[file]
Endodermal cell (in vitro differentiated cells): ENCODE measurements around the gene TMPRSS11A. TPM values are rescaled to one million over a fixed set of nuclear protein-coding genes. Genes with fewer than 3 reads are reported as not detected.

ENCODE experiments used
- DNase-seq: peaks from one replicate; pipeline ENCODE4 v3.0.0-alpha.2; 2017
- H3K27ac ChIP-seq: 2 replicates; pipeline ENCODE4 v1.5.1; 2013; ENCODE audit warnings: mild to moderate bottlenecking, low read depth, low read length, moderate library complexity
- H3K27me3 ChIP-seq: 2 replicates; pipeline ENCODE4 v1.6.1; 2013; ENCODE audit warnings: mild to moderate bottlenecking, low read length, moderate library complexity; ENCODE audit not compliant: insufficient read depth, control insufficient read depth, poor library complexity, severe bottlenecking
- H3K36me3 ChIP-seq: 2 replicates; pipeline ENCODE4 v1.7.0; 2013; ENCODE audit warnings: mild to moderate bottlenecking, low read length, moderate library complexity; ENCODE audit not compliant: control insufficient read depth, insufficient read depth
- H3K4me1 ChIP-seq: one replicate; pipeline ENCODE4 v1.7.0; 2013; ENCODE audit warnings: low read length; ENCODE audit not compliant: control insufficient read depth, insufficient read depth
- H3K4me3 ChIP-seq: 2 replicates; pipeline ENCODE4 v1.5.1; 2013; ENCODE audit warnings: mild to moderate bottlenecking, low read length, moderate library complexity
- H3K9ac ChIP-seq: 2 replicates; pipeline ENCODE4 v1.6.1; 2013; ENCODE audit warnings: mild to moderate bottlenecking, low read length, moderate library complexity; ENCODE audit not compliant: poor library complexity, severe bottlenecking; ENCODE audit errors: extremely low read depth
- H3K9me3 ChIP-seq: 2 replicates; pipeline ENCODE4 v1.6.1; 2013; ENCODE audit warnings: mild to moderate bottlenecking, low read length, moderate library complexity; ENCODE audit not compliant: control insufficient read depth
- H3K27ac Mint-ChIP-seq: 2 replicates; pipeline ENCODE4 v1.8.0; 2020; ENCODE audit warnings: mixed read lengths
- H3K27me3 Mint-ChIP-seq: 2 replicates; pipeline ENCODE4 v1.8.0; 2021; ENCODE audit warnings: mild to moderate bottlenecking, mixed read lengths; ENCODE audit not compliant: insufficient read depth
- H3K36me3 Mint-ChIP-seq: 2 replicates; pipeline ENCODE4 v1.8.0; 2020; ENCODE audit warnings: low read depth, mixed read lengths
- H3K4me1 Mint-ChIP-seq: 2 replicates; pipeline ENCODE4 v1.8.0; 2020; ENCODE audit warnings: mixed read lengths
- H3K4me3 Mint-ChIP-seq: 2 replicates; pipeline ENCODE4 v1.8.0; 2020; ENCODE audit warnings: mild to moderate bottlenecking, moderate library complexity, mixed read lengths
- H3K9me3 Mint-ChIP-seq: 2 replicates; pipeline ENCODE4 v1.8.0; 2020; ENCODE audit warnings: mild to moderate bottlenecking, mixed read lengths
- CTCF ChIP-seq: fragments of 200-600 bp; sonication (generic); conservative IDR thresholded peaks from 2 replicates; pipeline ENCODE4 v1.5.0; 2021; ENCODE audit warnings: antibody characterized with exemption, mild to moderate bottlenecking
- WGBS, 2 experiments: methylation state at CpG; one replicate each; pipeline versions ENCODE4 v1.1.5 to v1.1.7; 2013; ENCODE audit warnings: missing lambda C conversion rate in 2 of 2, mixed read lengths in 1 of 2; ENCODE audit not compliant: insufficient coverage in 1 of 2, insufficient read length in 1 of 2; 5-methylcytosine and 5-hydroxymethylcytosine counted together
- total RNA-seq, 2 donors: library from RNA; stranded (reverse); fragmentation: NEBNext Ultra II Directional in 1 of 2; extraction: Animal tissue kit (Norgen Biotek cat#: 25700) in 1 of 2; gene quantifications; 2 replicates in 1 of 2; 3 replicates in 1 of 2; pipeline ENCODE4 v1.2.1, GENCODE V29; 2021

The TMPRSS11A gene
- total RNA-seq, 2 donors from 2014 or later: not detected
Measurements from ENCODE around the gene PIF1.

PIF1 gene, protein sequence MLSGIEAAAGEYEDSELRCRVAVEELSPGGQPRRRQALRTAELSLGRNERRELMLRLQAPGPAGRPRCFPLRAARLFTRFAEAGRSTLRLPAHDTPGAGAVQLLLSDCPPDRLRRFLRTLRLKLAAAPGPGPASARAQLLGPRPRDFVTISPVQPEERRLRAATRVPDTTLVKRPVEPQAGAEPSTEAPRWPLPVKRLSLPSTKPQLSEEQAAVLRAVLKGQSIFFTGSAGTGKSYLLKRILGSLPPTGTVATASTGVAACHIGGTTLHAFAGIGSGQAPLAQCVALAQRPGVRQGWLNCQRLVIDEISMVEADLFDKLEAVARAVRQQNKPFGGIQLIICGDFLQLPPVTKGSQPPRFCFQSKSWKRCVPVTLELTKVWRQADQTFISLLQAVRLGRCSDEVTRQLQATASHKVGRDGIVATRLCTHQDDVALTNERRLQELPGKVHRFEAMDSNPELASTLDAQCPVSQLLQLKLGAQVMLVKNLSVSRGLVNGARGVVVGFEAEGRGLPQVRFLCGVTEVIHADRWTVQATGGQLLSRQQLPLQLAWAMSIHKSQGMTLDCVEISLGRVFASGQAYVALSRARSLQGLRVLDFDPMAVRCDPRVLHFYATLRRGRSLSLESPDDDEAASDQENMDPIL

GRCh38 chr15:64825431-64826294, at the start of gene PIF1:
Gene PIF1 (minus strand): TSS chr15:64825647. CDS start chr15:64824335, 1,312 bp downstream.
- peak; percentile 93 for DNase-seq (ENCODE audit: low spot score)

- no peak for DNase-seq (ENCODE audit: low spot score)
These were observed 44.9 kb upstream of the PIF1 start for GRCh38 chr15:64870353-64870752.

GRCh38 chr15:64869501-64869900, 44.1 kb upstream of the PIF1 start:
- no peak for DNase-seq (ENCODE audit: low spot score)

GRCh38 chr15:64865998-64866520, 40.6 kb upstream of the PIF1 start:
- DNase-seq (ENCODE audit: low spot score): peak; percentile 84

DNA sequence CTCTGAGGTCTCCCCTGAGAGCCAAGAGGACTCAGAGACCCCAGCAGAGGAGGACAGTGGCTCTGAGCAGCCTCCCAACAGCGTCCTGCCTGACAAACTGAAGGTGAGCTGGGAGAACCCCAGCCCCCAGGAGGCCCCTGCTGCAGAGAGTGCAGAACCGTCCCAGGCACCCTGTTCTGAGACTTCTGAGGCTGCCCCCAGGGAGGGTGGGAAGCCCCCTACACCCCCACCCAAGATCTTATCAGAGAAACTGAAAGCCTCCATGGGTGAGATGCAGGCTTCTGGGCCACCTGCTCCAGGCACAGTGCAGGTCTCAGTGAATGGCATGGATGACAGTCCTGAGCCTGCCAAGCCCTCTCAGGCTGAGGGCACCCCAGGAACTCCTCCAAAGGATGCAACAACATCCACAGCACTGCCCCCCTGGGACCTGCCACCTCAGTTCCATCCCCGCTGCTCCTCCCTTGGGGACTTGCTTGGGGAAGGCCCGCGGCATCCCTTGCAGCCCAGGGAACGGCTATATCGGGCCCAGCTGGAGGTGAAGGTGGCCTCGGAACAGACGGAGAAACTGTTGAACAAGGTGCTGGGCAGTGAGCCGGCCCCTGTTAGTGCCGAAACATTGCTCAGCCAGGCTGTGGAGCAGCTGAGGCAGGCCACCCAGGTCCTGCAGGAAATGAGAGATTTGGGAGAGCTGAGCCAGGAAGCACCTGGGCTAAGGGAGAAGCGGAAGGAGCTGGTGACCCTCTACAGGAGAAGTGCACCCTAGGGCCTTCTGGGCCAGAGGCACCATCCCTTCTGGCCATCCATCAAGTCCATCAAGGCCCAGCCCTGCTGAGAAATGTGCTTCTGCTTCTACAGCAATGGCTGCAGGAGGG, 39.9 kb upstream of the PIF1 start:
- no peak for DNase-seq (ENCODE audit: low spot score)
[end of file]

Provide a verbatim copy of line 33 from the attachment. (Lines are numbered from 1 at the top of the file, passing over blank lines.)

DNA sequence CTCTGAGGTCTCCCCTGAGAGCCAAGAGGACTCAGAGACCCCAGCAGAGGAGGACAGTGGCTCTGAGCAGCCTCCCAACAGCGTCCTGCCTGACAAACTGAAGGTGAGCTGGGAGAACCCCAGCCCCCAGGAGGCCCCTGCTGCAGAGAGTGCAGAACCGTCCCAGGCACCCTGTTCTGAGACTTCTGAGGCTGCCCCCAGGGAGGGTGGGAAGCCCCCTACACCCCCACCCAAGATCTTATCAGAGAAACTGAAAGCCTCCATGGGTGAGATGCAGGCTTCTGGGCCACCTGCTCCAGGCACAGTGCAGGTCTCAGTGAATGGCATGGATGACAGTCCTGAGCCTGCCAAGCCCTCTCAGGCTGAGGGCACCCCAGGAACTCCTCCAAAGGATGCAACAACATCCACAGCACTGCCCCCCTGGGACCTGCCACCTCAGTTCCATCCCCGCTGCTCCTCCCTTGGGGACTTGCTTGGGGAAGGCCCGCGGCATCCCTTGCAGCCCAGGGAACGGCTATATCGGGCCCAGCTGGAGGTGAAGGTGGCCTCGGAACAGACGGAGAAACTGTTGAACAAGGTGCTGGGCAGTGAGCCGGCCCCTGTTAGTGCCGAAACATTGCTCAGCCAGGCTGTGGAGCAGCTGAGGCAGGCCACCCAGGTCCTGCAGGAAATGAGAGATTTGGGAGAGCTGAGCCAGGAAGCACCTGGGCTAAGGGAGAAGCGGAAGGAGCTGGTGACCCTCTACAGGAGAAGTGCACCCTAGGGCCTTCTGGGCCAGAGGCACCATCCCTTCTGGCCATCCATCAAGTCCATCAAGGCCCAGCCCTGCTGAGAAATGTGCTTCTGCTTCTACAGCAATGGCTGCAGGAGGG, 39.9 kb upstream of the PIF1 start: